• The Venetian Contract (review) — Another fascinating and informative novel from Marina Fiorato. I only visited Venice once and while I thought I knew enough of the basics of what went on there during the early modern period/Renaissance/at its height, I learned so much more about Venice and its situation in the 16th century, and especially its relations with the Ottoman Empire. I admit, the primary interest why I wanted to read this book was because the architect Andrea Palladio was featured here (he’s known for a number of architectural buildings he constructed in the period, many of which you can see in Vincenza) and his presence certainly didn’t disappoint here.
  • Beatrice and Benedick (review) — If you love the Shakespeare play Much Ado About Nothing (review) then you should check out this book. It puts Beatrice and Benedick’s story in a more historical setting and while I quibbled that perhaps she drew a bit too much directly from the play in terms of dialogue, it’s still a lot of fun to read, not to mention a different setting in Italy (Sicily this time).



I hope this list helps if you’re interested in reading something by Marina Fiorato for the first time! If you’ve read her books, which one is your favourite? Which would you recommend for first-time readers? Or which books have you been meaning to get around to reading? Let me know, I’d love to hear from you! πŸ™‚

So You Want to Read… (Kate Morton)

Posted 13 May, 2016 by Lianne in Lists / 6 Comments

So You Want to Read… is a monthly feature here on eclectictales.com in which I recommend books by particular authors to readers who have never read a book from certain authors and would like to start. I’m always happy to recommend books and certain authors to my fellow readers and bloggers! πŸ™‚

Happy May! For this month’s “So You Want to Read…” feature, I decided to focus on Kate Morton. I initially was going to post the following for April, but given that it was National Poetry Month, I decided to feature poetry then and pushed Kate Morton’s post for this month. But the following blurb is still valid πŸ˜‰ : for some reason her books just scream “Spring!” for me (must be the book covers) so that’s why I decided to feature it now πŸ™‚ I’ve read all of her books to date and early on she became an instant favourite of mine; I’m always excited to hear a new book of hers coming out, she does such a wonderful job in bringing a historical period to life and writing a fascinating mystery and family drama and integrating two storylines set in two different time periods in one. Readers of historical fiction would definitely enjoy reading her books.

If you’re interested in reading her books for the first time, here’s my recommendations on where to start:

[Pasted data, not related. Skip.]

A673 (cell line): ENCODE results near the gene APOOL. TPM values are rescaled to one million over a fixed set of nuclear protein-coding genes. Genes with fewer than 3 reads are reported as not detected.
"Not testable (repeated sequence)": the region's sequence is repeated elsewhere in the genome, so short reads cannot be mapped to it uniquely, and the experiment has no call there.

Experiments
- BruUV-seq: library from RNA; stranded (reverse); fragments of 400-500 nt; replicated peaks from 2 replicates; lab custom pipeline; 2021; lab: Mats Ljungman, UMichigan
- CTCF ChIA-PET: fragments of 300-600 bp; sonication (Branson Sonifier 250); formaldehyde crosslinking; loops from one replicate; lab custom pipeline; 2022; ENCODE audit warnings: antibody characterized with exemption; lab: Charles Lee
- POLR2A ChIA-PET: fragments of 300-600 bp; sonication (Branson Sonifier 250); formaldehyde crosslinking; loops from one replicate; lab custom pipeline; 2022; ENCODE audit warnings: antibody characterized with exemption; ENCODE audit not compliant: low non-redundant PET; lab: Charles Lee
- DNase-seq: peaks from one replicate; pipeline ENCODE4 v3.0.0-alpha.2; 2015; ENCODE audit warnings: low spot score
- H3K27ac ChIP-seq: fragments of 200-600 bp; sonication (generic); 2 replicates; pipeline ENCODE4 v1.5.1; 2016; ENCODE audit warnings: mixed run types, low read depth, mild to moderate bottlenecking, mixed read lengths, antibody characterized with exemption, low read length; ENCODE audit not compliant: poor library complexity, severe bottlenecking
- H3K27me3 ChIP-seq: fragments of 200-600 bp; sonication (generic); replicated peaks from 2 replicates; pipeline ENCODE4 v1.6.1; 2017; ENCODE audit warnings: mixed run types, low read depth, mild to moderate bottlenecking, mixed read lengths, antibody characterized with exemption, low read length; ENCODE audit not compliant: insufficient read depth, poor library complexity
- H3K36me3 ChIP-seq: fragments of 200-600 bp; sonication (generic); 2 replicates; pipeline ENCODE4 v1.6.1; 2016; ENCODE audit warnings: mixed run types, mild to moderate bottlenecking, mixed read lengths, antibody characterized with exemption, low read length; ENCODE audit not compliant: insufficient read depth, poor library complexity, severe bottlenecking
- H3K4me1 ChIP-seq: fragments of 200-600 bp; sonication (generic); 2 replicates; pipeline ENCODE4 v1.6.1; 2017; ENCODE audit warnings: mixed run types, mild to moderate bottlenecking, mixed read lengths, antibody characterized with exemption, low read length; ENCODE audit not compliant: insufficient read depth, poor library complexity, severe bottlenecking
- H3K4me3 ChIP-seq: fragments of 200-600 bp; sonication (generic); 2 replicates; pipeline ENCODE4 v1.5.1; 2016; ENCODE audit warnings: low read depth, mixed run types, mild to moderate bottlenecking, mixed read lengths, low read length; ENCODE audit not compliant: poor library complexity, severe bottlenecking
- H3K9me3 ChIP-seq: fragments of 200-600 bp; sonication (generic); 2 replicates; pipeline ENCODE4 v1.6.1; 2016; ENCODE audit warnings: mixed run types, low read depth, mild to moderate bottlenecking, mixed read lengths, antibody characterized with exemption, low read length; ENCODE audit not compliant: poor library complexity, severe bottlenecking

• The Forgotten Garden (review) — I think this is the book many fans of her books first read; it was certainly mine! But it wasn’t her first novel–That Would be The House at Riverton–but it certainly is a good place to start. This book kept me wondering about the mystery of Nell’s parentage and what happened all those years ago. It does seem a bit ambitious now compared to her other novels in that it juggles three different timelines instead of two, but nonetheless it was fascinating and rife with human drama and intrigue.
  • The Distant Hours — I’m personally surprised I never wrote a review of this book here on my blog because it’s certainly a gripping read. The impression it left on my mind from when I read it was that it was very much steeped in family drama, perhaps moreso than any of her other novels (and that element is big in her books!). Complete with an eerie house, yeah, this book was a very atmospheric read, almost Gothic really.
  • The Secret Keeper (review) — Kate Morton wrote another cracking mystery with this novel, this time looking at a mother’s past and tensions that led to the dissolution of a friendship and mysterious circumstances during the Second World War. Family again is a notable theme here, and I especially enjoyed the interactions amongst the siblings in the 2011 storyline.



I hope this list helps if you’re interested in reading something by Kate Morton for the first time! My descriptions are a little shorter than usual as it’s hard to say something different about each of them; all of her books, including those I didn’t mention, all have fascinating mysteries that will have you glued until the last page. Highly recommended all around! If you’ve read her books, which one is your favourite? Which would you recommend for first-time readers? Or which books have you been meaning to get around to reading? Let me know, I’d love to hear from you! πŸ™‚